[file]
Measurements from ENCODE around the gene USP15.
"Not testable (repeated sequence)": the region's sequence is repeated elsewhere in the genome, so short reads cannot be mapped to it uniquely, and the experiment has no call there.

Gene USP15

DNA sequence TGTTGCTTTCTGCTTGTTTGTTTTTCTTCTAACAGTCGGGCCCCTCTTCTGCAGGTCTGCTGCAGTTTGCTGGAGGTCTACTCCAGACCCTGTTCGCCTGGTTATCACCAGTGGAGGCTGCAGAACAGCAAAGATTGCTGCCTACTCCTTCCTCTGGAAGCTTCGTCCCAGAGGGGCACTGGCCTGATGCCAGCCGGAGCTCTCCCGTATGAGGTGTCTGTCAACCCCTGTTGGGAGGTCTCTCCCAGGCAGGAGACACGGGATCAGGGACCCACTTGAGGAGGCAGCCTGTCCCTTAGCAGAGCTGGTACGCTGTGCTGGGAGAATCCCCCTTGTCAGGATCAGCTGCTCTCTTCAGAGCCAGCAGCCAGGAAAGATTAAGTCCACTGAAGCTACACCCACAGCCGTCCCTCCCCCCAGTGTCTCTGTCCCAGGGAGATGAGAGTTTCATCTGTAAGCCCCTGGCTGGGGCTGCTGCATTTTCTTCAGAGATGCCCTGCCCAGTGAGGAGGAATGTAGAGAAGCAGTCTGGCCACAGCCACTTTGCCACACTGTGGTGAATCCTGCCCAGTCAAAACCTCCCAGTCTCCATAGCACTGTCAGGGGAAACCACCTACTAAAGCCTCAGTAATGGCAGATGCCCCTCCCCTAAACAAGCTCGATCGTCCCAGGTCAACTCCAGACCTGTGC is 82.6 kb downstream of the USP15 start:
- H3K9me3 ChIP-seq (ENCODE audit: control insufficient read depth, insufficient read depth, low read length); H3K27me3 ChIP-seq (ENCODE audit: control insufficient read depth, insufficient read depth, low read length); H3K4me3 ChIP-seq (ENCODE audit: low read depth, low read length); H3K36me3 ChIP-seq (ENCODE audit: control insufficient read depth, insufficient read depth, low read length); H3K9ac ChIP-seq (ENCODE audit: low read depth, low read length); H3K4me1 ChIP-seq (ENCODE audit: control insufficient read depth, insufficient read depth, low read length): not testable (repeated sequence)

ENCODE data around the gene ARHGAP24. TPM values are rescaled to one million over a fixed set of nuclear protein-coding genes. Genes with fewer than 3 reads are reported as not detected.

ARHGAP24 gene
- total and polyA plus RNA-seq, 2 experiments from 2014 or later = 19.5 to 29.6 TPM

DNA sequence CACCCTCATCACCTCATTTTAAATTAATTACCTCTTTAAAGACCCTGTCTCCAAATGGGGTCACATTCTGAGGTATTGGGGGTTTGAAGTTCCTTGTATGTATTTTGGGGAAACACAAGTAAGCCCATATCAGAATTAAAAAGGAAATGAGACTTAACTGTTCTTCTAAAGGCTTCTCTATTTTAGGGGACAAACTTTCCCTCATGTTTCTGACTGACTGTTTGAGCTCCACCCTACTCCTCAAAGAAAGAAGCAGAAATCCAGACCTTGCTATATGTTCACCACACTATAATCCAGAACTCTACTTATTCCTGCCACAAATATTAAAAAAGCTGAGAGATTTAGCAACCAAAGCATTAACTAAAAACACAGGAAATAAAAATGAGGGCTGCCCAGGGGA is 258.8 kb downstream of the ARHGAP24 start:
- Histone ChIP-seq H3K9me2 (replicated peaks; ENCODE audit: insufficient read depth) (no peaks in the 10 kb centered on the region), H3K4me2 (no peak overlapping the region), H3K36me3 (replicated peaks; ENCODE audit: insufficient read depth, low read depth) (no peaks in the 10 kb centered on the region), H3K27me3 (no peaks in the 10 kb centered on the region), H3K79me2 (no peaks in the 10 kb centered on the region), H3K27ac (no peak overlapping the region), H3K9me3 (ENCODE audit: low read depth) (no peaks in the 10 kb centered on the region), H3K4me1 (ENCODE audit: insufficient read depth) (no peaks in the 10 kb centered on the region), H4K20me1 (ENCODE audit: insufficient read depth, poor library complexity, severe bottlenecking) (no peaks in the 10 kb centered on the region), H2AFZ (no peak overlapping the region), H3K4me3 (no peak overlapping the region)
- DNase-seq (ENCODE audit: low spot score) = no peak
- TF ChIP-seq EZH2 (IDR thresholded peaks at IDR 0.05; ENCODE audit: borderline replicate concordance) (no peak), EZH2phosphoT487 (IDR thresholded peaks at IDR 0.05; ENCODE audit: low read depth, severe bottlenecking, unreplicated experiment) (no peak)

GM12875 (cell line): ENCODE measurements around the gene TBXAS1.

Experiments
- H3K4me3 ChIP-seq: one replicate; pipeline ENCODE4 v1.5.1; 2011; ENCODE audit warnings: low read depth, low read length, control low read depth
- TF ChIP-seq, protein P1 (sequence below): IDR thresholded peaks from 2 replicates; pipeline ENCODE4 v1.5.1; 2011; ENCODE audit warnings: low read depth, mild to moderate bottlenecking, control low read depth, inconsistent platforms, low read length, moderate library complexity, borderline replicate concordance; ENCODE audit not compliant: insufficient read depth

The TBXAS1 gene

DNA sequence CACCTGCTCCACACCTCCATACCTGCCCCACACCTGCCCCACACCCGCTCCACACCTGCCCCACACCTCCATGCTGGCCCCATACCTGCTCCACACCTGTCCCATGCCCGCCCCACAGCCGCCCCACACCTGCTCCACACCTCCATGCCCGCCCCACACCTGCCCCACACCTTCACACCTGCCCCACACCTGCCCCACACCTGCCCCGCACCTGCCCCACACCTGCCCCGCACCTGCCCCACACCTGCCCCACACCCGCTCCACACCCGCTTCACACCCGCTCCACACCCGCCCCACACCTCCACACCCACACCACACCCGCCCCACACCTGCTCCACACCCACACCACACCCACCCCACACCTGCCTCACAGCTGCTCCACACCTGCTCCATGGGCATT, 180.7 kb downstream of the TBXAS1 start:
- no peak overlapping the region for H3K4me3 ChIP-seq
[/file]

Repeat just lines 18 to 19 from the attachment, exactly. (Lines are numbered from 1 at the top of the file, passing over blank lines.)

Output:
DNA sequence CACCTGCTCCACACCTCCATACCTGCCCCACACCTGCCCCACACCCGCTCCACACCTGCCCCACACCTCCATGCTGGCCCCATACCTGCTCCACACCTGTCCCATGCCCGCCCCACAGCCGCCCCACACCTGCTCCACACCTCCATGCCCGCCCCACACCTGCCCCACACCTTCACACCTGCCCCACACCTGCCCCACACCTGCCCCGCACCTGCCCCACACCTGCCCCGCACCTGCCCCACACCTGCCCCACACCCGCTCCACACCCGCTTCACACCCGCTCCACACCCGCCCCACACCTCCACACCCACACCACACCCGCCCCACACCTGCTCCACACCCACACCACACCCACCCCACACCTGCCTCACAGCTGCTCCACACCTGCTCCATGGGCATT, 180.7 kb downstream of the TBXAS1 start:
- no peak overlapping the region for H3K4me3 ChIP-seq